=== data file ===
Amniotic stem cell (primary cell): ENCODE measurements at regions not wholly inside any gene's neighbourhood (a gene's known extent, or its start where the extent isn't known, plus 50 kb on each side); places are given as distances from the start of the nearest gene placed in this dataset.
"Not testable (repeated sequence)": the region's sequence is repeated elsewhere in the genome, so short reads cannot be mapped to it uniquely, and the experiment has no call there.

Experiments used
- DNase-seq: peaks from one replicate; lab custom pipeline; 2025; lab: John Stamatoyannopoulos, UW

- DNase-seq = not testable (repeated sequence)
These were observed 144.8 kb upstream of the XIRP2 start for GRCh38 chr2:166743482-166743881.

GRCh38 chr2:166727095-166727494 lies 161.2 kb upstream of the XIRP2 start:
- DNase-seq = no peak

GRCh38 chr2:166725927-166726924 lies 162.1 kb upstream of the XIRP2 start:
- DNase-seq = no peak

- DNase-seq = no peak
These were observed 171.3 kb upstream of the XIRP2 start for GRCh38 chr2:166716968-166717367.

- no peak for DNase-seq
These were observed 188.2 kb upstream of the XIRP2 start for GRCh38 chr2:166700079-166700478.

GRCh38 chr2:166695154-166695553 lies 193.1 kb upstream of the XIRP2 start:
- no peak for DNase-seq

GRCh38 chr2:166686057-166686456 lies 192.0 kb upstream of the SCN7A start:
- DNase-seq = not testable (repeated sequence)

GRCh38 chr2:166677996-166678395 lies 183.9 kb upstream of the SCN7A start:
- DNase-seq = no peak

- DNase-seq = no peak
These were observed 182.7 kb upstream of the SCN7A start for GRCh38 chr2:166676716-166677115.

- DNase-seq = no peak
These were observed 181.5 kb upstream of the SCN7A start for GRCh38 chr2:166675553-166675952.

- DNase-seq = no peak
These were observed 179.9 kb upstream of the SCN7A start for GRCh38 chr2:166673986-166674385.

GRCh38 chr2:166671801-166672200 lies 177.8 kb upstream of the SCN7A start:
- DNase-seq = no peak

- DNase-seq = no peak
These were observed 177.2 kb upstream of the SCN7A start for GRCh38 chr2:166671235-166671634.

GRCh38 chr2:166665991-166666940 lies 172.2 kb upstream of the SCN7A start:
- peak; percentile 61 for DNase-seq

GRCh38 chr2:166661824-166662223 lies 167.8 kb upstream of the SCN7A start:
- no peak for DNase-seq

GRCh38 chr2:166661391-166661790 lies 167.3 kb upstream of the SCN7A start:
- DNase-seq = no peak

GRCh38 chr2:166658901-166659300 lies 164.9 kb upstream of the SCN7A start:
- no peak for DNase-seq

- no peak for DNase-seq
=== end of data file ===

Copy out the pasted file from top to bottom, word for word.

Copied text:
Amniotic stem cell (primary cell): ENCODE measurements at regions not wholly inside any gene's neighbourhood (a gene's known extent, or its start where the extent isn't known, plus 50 kb on each side); places are given as distances from the start of the nearest gene placed in this dataset.
"Not testable (repeated sequence)": the region's sequence is repeated elsewhere in the genome, so short reads cannot be mapped to it uniquely, and the experiment has no call there.

Experiments used
- DNase-seq: peaks from one replicate; lab custom pipeline; 2025; lab: John Stamatoyannopoulos, UW

- DNase-seq = not testable (repeated sequence)
These were observed 144.8 kb upstream of the XIRP2 start for GRCh38 chr2:166743482-166743881.

GRCh38 chr2:166727095-166727494 lies 161.2 kb upstream of the XIRP2 start:
- DNase-seq = no peak

GRCh38 chr2:166725927-166726924 lies 162.1 kb upstream of the XIRP2 start:
- DNase-seq = no peak

- DNase-seq = no peak
These were observed 171.3 kb upstream of the XIRP2 start for GRCh38 chr2:166716968-166717367.

- no peak for DNase-seq
These were observed 188.2 kb upstream of the XIRP2 start for GRCh38 chr2:166700079-166700478.

GRCh38 chr2:166695154-166695553 lies 193.1 kb upstream of the XIRP2 start:
- no peak for DNase-seq

GRCh38 chr2:166686057-166686456 lies 192.0 kb upstream of the SCN7A start:
- DNase-seq = not testable (repeated sequence)

GRCh38 chr2:166677996-166678395 lies 183.9 kb upstream of the SCN7A start:
- DNase-seq = no peak

- DNase-seq = no peak
These were observed 182.7 kb upstream of the SCN7A start for GRCh38 chr2:166676716-166677115.

- DNase-seq = no peak
These were observed 181.5 kb upstream of the SCN7A start for GRCh38 chr2:166675553-166675952.

- DNase-seq = no peak
These were observed 179.9 kb upstream of the SCN7A start for GRCh38 chr2:166673986-166674385.

GRCh38 chr2:166671801-166672200 lies 177.8 kb upstream of the SCN7A start:
- DNase-seq = no peak

- DNase-seq = no peak
These were observed 177.2 kb upstream of the SCN7A start for GRCh38 chr2:166671235-166671634.

GRCh38 chr2:166665991-166666940 lies 172.2 kb upstream of the SCN7A start:
- peak; percentile 61 for DNase-seq

GRCh38 chr2:166661824-166662223 lies 167.8 kb upstream of the SCN7A start:
- no peak for DNase-seq

GRCh38 chr2:166661391-166661790 lies 167.3 kb upstream of the SCN7A start:
- DNase-seq = no peak

GRCh38 chr2:166658901-166659300 lies 164.9 kb upstream of the SCN7A start:
- no peak for DNase-seq

- no peak for DNase-seq